It's been often said that the main Achilles heal of the WNBA is the lack of interest from men. That's part of the reason why previous attempts to soften the WNBA's image were brought up in marketing sessions by WNBA league-heads. I interviewed Brittney Griner a couple of years ago for a magazine story in which she revealed that the league was contemplating shorter and tighter uniforms. This cringe-worthy idea would have done nothing to improve the quality of the product, and would have played into the stereotypes that so many female athletes are trying to break down. The fact is a lot of men don't want to watch the WNBA because they think it's boring. How do I know? I've asked. They are used to high-flying dunks and blocks and fast-paced wheeling and dealing on the court. That's what they want in a basketball game. But the only female baller that can really throw down is Brittney Griner. And guys think she's too manly. But they want dunks. Yet they don't want girls to be overly athletic.
See the catch-22?
I'm not here to rationalize or talk about all the reasons why men won't watch the WNBA. Graham Hays of ESPN did that for me already, with this well-written piece for PAGE 2 about why men are afraid of the WNBA. Trying to attract men who already have preconceived notions about the WNBA or female athletes in general is fruitless. These are the guys who make fun of WNBA players, and then kiss their daughters good night and tell them they can be anything they want to be when they grow up. They will never be fans.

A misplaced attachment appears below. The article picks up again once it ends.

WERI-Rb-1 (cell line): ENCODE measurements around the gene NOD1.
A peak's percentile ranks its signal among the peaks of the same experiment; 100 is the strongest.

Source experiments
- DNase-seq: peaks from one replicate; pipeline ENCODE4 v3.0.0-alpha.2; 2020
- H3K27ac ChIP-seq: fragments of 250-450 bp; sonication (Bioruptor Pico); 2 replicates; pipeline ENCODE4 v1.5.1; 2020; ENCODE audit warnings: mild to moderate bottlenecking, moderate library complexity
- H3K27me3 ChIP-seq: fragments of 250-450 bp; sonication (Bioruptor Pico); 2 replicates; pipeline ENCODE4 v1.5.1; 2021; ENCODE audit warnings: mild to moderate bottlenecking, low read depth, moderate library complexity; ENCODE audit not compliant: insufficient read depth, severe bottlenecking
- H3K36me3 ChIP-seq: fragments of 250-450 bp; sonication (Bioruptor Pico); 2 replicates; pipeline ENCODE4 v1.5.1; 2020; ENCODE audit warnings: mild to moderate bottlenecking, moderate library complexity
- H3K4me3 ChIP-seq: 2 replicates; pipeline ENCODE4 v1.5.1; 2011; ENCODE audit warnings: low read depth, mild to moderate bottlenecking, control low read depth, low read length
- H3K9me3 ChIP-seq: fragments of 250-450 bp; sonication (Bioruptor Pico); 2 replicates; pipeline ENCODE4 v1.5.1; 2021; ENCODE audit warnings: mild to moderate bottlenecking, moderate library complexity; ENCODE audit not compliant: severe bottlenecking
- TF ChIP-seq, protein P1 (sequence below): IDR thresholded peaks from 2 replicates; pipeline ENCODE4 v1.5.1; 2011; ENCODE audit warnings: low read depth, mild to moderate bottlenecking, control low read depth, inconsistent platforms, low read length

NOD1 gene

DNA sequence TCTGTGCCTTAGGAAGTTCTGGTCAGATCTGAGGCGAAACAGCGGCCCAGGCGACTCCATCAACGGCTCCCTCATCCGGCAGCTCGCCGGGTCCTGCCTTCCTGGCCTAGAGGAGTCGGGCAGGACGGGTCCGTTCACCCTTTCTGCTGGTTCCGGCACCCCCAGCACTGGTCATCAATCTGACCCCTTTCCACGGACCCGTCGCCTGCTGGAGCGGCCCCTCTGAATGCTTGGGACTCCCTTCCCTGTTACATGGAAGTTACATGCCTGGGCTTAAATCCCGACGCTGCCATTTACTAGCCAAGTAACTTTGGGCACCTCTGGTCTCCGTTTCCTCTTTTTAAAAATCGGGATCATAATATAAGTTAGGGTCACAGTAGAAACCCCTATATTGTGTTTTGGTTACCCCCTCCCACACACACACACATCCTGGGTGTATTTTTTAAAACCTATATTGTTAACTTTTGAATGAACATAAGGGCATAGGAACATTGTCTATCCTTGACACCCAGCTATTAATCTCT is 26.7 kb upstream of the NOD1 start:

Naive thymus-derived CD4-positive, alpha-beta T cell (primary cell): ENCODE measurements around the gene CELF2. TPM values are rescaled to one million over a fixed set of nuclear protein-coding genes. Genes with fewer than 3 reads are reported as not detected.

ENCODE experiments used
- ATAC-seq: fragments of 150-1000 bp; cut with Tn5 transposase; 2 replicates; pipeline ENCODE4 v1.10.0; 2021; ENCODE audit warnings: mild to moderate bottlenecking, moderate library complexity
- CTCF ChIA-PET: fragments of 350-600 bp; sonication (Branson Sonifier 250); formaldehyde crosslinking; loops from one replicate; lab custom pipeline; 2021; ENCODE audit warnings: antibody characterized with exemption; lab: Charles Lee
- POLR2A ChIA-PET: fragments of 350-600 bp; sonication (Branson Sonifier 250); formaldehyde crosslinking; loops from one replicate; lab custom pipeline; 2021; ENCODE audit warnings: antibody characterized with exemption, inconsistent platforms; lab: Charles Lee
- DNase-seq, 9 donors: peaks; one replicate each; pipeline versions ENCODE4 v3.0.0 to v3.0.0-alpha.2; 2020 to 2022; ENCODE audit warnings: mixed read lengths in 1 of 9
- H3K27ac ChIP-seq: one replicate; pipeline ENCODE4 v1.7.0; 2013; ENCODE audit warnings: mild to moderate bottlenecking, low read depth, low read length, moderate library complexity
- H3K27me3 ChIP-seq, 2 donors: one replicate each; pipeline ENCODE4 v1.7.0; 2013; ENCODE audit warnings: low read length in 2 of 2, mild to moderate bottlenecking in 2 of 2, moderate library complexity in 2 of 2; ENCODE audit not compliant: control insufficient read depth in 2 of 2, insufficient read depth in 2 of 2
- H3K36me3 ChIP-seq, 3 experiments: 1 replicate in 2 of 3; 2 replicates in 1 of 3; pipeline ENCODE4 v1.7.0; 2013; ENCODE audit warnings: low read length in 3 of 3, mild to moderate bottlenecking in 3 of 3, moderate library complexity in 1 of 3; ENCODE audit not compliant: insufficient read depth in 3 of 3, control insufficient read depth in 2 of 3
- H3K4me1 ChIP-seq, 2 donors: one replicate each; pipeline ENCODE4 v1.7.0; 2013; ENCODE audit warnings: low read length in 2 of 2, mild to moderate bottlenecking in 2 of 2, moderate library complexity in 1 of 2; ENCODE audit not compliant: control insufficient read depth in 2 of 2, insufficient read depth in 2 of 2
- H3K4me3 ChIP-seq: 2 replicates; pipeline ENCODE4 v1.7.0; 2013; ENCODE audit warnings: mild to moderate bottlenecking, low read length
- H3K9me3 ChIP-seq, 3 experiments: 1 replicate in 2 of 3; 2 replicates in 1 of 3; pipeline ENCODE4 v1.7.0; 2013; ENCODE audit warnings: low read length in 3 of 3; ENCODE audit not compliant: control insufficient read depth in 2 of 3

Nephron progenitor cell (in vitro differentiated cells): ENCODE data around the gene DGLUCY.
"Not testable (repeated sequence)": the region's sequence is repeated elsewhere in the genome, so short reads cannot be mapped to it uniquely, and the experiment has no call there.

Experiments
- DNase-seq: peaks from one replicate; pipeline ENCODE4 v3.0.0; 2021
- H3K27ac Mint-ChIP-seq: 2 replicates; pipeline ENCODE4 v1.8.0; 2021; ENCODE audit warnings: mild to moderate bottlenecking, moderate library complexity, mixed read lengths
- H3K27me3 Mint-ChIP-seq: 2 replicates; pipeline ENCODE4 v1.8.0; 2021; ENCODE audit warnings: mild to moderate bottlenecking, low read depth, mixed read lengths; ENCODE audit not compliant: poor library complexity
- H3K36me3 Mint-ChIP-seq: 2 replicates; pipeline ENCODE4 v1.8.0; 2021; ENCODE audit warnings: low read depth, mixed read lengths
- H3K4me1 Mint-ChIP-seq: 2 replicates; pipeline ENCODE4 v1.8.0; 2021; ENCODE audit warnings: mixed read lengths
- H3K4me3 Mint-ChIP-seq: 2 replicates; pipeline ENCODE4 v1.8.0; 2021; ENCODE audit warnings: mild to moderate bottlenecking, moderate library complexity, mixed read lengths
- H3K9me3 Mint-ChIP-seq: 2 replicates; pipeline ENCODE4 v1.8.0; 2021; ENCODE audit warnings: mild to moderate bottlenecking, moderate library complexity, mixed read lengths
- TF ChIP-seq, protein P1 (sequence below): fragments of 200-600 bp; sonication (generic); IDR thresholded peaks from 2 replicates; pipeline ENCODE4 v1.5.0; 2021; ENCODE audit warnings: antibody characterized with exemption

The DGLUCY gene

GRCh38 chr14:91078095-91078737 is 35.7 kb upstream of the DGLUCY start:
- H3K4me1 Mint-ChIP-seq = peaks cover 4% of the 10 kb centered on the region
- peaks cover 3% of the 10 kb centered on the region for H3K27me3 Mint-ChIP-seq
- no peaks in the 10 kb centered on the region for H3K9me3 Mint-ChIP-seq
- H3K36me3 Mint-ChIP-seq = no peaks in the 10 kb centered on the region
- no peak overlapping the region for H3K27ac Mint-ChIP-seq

What I want to focus on is what I believe to be the crux of the WNBA's problem. And it isn't men. It's women. Why aren't more women paying attention to the WNBA? Why do more women tune into Scandal or The Real Housewives of Wherever for water cooler fodder instead? I wrote a column about this, about getting women to care about sports when they simply don't. It's a hard task. I've pitched sports stories to female publications before and they are just not interested. It's not the right audience, they say. But if women aren't the right audience for women's sports, then who is?